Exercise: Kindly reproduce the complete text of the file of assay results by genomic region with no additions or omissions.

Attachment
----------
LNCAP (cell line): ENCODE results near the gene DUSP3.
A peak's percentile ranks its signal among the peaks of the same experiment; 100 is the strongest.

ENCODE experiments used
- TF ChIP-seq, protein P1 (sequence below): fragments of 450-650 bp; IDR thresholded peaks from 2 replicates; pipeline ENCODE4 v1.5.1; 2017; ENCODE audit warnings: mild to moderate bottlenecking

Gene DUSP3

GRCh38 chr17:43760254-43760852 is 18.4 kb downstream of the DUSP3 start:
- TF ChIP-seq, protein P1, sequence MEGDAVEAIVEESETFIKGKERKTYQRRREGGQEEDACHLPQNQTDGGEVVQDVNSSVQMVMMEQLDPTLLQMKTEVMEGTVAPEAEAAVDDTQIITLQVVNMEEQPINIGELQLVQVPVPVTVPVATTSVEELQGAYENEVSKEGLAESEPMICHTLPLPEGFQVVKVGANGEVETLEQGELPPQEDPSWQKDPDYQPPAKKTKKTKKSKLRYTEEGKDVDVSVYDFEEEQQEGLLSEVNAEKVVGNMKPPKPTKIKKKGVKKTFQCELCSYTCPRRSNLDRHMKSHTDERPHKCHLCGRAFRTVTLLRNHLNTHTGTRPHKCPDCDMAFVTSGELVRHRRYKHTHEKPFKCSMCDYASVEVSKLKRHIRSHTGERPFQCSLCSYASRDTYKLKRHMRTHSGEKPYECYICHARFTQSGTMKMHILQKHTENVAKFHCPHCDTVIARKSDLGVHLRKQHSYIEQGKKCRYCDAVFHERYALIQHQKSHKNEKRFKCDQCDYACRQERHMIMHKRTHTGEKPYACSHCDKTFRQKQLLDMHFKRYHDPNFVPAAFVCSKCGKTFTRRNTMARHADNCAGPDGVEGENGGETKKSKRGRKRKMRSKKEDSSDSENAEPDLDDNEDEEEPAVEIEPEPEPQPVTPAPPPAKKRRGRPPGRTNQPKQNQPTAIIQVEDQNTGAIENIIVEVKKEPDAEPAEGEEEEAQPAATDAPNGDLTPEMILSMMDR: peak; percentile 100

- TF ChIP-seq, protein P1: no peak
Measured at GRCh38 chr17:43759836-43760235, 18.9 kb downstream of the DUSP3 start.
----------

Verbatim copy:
LNCAP (cell line): ENCODE results near the gene DUSP3.
A peak's percentile ranks its signal among the peaks of the same experiment; 100 is the strongest.

ENCODE experiments used
- TF ChIP-seq, protein P1 (sequence below): fragments of 450-650 bp; IDR thresholded peaks from 2 replicates; pipeline ENCODE4 v1.5.1; 2017; ENCODE audit warnings: mild to moderate bottlenecking

Gene DUSP3

GRCh38 chr17:43760254-43760852 is 18.4 kb downstream of the DUSP3 start:
- TF ChIP-seq, protein P1, sequence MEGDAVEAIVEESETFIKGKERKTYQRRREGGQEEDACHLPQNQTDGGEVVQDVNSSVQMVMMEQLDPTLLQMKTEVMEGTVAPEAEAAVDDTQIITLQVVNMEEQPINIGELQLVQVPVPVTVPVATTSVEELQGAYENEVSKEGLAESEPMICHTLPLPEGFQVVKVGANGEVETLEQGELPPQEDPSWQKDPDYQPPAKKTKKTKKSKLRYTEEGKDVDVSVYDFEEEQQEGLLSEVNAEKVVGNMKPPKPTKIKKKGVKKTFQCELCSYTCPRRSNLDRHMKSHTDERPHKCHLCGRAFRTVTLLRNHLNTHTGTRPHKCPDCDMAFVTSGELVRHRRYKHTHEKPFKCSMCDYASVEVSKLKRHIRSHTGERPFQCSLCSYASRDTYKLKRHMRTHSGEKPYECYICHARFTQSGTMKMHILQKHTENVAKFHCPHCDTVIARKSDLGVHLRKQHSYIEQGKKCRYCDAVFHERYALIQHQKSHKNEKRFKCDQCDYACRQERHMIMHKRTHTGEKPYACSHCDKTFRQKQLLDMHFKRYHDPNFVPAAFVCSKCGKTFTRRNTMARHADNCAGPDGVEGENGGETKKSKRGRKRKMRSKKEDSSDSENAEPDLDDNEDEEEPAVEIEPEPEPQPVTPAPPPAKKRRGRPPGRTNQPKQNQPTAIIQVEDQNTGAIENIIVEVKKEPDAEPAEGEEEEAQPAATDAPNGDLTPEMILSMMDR: peak; percentile 100

- TF ChIP-seq, protein P1: no peak
Measured at GRCh38 chr17:43759836-43760235, 18.9 kb downstream of the DUSP3 start.